New Orleans The oil has stopped. For now.
After 85 days and up to 184 million gallons, BP finally gained control over one of America’s biggest environmental catastrophes Thursday by placing a carefully fitted cap over a runaway geyser that has been gushing crude into the Gulf of Mexico since early spring.
Though a temporary fix, the accomplishment was greeted with hope, high expectations — and, in many cases along the beleaguered coastline, disbelief. From one Gulf Coast resident came this: “Hallelujah.” And from another: “I got to see it to believe it.”
If the cap holds, if the sea floor doesn’t crack and if the relief wells being prepared are completed successfully, this could be the beginning of the end for the spill. But that’s a lot of ifs, and no one was declaring any sort of victory beyond the moment.
The oil stopped flowing at 2:25 p.m. CDT when the last of three valves in the 75-ton cap was slowly throttled shut. That set off a 48-hour watch period in which — much like the hours immediately after a surgery — the patient was in stable, guarded condition and being watched closely for complications.
“It’s a great sight,” said BP Chief Operating Officer Doug Suttles, who immediately urged caution. The flow, he said, could resume. “It’s far from the finish line. … It’s not the time to celebrate.”
Nevertheless, one comforting fact stood out: For the first time since an explosion on the BP-leased Deepwater Horizon oil rig killed 11 workers April 20 and unleashed the spill 5,000 feet beneath the water’s surface, no oil was flowing into the Gulf.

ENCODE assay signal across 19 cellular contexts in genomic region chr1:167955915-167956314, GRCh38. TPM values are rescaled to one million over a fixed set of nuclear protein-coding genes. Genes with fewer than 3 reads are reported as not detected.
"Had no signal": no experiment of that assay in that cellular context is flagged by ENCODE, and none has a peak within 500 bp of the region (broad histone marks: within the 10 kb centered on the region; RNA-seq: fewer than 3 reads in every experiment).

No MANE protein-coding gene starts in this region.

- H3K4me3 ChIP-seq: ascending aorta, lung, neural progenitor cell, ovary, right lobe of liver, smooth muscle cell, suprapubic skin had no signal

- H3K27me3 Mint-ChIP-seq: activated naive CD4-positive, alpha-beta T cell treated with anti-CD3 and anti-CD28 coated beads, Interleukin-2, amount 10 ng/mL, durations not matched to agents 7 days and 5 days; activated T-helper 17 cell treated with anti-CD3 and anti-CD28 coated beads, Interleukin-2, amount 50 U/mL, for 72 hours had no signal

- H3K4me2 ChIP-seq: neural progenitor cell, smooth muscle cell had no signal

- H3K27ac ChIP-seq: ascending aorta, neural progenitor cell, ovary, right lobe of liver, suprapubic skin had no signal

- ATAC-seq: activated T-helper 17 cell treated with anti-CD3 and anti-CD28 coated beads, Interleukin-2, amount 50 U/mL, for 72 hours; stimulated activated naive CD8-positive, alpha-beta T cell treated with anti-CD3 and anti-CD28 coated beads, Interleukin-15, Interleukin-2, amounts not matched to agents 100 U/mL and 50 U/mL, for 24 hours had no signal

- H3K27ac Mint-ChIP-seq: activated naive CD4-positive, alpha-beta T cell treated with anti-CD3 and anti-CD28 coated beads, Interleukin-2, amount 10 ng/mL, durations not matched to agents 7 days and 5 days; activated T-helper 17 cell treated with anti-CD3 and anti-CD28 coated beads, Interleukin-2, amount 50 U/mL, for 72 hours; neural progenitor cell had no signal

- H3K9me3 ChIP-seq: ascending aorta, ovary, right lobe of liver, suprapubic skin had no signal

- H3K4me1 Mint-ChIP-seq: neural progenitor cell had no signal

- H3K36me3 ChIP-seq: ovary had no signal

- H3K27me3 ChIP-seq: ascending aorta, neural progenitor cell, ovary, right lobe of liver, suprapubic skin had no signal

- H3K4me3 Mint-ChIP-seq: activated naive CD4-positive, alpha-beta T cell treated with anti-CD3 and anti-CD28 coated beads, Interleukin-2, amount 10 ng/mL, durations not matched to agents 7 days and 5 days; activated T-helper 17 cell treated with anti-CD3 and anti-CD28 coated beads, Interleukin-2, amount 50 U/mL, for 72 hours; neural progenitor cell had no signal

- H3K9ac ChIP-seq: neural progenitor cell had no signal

President Barack Obama, who has encouraged, cajoled and outright ordered BP to stop the leak, called Thursday’s development “a positive sign.” But Obama, whose political standing has taken a hit because of the spill and accusations of government inaction, cautioned that “we’re still in the testing phase.”
The worst-case scenario would be if the oil forced down into the bedrock ruptured the seafloor irreparably. Leaks deep in the well bore might also be found, which would mean that oil would continue to flow into the Gulf. And there’s always the possibility of another explosion, either from too much pressure or from a previously unknown unstable piece of piping.
The drama that unfolded quietly in the darkness of deep water Thursday was a combination of trial, error, technology and luck. It came after weeks of repeated attempts to stop the oil — everything from robotics to different capping techniques to stuffing the hole with mud and golf balls.
It’s not clear yet whether the oil will remain bottled in the cap, or whether BP will choose to use the new device to funnel the crude into four ships on the surface.